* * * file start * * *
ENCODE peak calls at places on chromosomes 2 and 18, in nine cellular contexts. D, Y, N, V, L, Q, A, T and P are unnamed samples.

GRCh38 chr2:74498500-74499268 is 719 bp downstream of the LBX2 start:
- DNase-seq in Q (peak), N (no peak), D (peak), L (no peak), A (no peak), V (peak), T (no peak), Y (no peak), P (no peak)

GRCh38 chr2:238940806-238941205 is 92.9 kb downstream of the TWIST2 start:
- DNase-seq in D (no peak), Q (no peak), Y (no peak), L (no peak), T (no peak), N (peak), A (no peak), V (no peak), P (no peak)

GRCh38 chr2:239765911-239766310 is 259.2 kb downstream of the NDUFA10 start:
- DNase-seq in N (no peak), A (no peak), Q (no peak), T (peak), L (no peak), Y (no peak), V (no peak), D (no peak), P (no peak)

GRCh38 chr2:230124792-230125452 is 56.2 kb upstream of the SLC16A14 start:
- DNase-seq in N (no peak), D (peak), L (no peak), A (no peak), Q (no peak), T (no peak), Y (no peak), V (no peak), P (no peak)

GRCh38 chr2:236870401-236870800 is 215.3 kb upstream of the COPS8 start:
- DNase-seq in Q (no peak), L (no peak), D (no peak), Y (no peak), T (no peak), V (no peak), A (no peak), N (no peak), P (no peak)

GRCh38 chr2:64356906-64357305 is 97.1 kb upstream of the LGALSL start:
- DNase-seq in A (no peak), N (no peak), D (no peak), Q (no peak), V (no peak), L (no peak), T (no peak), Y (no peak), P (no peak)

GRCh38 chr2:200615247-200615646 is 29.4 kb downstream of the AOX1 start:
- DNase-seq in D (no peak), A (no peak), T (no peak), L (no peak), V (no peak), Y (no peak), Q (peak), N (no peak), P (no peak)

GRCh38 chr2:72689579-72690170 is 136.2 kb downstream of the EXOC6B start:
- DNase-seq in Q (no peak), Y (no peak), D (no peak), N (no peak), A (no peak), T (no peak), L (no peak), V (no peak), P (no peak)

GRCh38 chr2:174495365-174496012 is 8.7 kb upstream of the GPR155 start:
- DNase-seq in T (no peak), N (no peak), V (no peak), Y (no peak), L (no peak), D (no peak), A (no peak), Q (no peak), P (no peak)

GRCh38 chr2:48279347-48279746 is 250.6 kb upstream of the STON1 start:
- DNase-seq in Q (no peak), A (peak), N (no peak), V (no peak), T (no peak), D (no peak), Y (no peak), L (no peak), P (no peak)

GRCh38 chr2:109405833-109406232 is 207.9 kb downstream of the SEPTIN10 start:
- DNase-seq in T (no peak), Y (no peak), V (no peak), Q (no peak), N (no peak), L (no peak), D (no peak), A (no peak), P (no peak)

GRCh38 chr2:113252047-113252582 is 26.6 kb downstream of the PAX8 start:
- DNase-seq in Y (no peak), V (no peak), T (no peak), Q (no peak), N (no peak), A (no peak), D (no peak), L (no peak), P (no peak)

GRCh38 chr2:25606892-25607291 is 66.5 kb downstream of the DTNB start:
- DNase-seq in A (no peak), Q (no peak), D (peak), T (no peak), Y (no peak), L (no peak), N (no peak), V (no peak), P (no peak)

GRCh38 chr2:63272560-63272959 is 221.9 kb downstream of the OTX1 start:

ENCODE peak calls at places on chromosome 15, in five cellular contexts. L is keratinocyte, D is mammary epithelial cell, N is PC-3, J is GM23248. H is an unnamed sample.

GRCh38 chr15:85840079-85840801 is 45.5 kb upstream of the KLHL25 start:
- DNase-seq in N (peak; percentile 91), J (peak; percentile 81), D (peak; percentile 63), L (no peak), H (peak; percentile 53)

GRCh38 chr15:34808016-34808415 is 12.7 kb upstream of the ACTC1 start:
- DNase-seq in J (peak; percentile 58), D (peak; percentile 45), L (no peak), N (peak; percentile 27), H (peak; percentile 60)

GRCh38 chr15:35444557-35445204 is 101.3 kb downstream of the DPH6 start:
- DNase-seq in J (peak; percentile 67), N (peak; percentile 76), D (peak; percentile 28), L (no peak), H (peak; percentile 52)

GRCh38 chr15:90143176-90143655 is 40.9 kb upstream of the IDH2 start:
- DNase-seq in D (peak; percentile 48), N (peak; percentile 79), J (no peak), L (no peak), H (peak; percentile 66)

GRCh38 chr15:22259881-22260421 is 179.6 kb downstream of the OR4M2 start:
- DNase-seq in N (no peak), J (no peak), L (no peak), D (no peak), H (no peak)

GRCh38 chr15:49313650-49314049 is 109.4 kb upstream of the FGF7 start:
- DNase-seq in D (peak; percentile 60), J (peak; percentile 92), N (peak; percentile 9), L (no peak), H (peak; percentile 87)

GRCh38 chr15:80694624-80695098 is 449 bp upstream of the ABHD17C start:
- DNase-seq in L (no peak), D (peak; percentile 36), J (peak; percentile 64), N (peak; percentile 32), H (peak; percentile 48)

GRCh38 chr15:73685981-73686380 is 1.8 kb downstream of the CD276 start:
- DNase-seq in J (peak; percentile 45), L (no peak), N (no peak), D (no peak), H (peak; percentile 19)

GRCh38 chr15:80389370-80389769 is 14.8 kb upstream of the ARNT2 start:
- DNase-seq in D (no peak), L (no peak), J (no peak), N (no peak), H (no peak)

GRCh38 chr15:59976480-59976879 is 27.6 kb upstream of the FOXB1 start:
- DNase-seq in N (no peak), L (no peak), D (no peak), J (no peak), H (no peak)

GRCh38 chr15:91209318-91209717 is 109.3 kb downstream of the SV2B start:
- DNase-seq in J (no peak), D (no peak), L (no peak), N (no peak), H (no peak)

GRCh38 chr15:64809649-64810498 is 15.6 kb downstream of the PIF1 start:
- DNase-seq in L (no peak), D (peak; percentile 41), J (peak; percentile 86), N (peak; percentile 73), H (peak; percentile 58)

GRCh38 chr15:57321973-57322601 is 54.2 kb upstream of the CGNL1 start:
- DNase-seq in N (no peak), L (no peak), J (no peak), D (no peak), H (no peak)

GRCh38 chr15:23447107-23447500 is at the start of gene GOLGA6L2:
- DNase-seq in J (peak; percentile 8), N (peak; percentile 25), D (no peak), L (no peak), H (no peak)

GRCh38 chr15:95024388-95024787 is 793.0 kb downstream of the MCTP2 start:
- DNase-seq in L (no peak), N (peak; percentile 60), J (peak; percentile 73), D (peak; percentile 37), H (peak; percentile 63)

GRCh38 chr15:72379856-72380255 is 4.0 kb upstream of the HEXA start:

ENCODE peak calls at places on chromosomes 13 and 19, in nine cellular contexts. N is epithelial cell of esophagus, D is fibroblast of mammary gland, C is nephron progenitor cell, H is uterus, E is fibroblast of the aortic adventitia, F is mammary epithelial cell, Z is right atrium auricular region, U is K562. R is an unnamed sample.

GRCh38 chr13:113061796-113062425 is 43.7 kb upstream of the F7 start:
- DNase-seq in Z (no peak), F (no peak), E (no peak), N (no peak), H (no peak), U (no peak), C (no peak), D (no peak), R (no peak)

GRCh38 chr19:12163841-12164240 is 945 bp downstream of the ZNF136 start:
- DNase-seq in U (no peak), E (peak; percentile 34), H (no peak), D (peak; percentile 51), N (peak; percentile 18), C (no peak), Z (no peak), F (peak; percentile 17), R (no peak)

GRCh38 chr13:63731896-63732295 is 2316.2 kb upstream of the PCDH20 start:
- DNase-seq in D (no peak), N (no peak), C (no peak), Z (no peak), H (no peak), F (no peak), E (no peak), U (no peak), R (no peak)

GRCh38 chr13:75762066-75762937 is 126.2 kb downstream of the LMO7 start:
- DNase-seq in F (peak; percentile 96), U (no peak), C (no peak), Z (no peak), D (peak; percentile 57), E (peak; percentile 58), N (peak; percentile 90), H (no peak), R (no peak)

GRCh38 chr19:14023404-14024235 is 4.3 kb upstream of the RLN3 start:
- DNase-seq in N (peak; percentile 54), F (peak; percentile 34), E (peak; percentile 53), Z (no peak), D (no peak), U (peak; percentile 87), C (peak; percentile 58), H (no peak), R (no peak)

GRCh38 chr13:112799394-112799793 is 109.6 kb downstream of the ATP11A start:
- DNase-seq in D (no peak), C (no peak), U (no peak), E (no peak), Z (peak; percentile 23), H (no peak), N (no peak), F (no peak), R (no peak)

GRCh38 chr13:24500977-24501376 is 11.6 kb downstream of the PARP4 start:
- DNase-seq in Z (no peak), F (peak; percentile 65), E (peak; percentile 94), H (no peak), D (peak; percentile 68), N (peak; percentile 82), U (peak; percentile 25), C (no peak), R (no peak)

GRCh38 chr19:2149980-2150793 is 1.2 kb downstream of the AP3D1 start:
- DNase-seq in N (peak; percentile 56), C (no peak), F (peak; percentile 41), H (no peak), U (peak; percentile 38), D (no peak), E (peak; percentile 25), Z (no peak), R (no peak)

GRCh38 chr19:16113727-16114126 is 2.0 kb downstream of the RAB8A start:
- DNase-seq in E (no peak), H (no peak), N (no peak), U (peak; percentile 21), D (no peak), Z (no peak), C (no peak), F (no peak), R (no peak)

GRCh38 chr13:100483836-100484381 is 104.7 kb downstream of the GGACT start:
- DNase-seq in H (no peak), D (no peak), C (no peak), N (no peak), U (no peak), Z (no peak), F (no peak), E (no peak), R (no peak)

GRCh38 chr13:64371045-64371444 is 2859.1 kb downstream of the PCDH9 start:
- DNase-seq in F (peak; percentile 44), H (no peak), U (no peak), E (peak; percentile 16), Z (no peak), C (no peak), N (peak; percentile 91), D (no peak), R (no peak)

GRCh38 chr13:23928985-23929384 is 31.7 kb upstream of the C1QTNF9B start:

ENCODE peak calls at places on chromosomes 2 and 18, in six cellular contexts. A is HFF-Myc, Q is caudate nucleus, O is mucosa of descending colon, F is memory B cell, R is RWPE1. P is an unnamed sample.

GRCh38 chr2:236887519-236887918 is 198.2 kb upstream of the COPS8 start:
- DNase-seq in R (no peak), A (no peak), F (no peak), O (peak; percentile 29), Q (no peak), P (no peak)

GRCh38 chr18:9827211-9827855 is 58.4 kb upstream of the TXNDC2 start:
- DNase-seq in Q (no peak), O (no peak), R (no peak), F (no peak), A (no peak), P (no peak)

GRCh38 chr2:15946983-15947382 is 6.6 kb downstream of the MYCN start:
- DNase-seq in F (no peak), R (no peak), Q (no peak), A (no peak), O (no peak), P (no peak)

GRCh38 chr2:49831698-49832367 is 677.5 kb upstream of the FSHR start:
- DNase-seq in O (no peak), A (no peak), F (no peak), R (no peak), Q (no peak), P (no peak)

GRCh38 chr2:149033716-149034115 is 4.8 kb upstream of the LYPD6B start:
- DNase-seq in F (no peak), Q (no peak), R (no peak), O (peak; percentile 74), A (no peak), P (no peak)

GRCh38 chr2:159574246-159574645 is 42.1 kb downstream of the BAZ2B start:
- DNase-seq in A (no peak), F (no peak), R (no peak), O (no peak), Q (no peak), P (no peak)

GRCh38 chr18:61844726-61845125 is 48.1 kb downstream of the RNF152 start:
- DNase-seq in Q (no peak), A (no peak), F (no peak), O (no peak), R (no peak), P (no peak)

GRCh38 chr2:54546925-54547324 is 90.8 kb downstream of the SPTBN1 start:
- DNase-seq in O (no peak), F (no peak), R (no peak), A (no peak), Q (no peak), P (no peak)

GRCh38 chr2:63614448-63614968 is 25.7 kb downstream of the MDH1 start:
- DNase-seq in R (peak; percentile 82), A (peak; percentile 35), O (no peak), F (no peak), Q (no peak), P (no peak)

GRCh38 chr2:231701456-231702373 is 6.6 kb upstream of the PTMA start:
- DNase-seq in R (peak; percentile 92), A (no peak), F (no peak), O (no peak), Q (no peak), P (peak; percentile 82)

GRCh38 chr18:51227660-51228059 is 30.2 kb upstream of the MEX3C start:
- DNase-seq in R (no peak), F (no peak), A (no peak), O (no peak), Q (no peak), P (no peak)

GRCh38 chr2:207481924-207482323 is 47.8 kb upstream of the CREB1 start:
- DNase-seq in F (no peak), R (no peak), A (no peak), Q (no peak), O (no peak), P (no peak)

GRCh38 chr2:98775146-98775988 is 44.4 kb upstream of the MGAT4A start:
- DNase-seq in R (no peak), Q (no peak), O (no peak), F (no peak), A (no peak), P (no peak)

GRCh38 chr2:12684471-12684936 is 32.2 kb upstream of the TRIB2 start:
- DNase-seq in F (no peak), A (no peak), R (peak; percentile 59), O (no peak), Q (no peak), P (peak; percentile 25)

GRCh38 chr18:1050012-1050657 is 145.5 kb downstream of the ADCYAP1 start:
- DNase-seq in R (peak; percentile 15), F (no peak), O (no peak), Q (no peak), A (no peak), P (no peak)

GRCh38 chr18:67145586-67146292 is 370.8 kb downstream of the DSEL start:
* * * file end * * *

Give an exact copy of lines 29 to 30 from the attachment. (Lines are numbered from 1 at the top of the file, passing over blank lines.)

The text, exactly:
ENCODE peak calls at places on chromosome 15, in five cellular contexts. L is keratinocyte, D is mammary epithelial cell, N is PC-3, J is GM23248. H is an unnamed sample.

GRCh38 chr15:85840079-85840801 is 45.5 kb upstream of the KLHL25 start: